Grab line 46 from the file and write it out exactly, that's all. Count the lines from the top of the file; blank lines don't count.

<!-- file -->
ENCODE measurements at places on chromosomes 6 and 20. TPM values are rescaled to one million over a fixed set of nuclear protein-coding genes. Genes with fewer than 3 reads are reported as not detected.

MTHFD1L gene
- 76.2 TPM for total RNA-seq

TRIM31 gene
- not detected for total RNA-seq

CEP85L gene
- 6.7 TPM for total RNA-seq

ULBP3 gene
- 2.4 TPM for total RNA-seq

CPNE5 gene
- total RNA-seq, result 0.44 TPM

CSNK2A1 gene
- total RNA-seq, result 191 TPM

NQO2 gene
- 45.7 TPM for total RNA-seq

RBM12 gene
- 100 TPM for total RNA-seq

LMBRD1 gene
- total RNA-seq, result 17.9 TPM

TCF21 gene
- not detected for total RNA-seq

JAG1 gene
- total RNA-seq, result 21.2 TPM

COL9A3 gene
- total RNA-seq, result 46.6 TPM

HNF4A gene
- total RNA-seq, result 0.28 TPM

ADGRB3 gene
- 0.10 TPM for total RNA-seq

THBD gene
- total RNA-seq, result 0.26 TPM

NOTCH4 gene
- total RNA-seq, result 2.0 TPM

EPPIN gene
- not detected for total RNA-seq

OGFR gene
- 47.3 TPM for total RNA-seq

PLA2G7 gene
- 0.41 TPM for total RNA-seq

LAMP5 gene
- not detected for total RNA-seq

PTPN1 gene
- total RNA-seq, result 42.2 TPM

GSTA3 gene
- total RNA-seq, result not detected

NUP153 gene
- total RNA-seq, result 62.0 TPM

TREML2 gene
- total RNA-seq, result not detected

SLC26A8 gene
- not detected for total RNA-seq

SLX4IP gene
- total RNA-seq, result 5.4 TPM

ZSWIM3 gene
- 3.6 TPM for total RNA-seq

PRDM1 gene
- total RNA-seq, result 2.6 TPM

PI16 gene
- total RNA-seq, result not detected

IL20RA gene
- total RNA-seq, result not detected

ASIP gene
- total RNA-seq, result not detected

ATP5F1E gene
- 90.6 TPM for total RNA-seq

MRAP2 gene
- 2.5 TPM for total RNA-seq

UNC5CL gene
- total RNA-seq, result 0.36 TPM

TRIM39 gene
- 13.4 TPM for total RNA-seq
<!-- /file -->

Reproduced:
NUP153 gene